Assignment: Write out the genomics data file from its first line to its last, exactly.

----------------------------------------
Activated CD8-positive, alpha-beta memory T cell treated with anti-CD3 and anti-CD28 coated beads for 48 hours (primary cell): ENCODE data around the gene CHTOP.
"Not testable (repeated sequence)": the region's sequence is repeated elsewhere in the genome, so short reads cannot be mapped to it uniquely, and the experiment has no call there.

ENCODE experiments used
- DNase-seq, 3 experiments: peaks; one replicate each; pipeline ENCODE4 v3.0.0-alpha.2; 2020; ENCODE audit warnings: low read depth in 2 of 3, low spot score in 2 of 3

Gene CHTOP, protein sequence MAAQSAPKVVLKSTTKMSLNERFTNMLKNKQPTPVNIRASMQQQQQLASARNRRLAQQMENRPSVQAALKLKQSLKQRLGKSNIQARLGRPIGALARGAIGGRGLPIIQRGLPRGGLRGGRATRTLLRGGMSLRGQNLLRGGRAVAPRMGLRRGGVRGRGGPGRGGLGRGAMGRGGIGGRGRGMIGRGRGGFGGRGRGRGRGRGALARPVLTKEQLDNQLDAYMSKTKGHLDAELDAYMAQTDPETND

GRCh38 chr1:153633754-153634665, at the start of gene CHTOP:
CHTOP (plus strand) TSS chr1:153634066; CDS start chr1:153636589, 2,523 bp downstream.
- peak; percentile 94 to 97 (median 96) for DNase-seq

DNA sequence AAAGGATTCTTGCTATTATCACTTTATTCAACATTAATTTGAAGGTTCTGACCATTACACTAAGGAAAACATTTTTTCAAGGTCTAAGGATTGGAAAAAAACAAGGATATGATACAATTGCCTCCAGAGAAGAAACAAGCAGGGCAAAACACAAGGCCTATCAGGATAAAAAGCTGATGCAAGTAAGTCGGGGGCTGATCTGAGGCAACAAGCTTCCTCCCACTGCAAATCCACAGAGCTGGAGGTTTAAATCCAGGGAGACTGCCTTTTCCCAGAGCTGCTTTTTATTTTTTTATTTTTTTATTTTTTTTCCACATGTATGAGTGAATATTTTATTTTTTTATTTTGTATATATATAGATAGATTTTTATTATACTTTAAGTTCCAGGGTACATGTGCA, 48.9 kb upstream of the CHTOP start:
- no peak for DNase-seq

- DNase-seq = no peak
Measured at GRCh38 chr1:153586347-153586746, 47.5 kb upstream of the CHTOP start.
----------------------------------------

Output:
Activated CD8-positive, alpha-beta memory T cell treated with anti-CD3 and anti-CD28 coated beads for 48 hours (primary cell): ENCODE data around the gene CHTOP.
"Not testable (repeated sequence)": the region's sequence is repeated elsewhere in the genome, so short reads cannot be mapped to it uniquely, and the experiment has no call there.

ENCODE experiments used
- DNase-seq, 3 experiments: peaks; one replicate each; pipeline ENCODE4 v3.0.0-alpha.2; 2020; ENCODE audit warnings: low read depth in 2 of 3, low spot score in 2 of 3

Gene CHTOP, protein sequence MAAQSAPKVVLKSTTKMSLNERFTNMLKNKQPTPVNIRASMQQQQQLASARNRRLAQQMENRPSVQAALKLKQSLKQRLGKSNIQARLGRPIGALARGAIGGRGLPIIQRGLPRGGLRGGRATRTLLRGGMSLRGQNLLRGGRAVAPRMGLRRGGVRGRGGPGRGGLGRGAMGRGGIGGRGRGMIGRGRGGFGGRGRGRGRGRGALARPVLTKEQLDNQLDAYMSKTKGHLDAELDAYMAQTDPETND

GRCh38 chr1:153633754-153634665, at the start of gene CHTOP:
CHTOP (plus strand) TSS chr1:153634066; CDS start chr1:153636589, 2,523 bp downstream.
- peak; percentile 94 to 97 (median 96) for DNase-seq

DNA sequence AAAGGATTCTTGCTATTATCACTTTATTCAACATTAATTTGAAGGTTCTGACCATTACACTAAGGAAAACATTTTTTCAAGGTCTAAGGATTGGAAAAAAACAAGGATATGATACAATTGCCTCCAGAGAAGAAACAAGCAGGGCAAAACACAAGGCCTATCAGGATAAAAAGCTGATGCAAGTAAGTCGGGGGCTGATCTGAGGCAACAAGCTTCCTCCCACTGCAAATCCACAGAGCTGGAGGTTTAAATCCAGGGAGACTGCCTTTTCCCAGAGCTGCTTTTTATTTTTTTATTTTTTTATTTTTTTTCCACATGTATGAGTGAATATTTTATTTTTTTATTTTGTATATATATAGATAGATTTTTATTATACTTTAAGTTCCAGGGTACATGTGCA, 48.9 kb upstream of the CHTOP start:
- no peak for DNase-seq

- DNase-seq = no peak
Measured at GRCh38 chr1:153586347-153586746, 47.5 kb upstream of the CHTOP start.